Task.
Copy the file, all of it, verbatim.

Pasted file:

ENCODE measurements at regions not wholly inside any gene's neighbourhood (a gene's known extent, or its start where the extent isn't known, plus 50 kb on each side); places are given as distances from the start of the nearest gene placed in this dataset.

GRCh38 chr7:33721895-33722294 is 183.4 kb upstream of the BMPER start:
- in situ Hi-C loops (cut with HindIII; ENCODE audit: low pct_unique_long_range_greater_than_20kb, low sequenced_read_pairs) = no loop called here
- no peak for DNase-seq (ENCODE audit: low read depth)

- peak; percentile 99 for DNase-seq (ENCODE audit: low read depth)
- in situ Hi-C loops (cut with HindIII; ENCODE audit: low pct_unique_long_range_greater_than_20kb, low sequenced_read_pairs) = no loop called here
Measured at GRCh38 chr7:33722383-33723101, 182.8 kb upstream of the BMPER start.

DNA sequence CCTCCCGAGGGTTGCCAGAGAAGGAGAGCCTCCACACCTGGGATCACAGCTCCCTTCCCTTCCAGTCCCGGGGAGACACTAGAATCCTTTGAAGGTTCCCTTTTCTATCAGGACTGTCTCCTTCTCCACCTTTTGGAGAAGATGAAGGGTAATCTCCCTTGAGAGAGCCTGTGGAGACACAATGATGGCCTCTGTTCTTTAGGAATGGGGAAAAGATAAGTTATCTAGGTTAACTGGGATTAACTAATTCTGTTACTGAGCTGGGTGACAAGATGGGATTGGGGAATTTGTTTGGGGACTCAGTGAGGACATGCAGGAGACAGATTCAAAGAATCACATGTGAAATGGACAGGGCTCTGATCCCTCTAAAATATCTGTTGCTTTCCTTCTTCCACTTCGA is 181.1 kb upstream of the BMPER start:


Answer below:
ENCODE measurements at regions not wholly inside any gene's neighbourhood (a gene's known extent, or its start where the extent isn't known, plus 50 kb on each side); places are given as distances from the start of the nearest gene placed in this dataset.

GRCh38 chr7:33721895-33722294 is 183.4 kb upstream of the BMPER start:
- in situ Hi-C loops (cut with HindIII; ENCODE audit: low pct_unique_long_range_greater_than_20kb, low sequenced_read_pairs) = no loop called here
- no peak for DNase-seq (ENCODE audit: low read depth)

- peak; percentile 99 for DNase-seq (ENCODE audit: low read depth)
- in situ Hi-C loops (cut with HindIII; ENCODE audit: low pct_unique_long_range_greater_than_20kb, low sequenced_read_pairs) = no loop called here
Measured at GRCh38 chr7:33722383-33723101, 182.8 kb upstream of the BMPER start.

DNA sequence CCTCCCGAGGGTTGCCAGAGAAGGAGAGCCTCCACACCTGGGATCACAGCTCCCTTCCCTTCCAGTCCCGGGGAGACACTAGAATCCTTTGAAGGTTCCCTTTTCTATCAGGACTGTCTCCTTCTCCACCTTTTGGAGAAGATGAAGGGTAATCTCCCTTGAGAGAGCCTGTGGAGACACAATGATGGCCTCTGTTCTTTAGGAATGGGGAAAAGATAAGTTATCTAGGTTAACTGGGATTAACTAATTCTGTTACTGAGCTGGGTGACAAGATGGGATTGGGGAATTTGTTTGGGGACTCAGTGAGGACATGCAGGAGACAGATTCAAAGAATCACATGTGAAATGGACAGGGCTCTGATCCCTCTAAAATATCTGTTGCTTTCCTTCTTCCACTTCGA is 181.1 kb upstream of the BMPER start: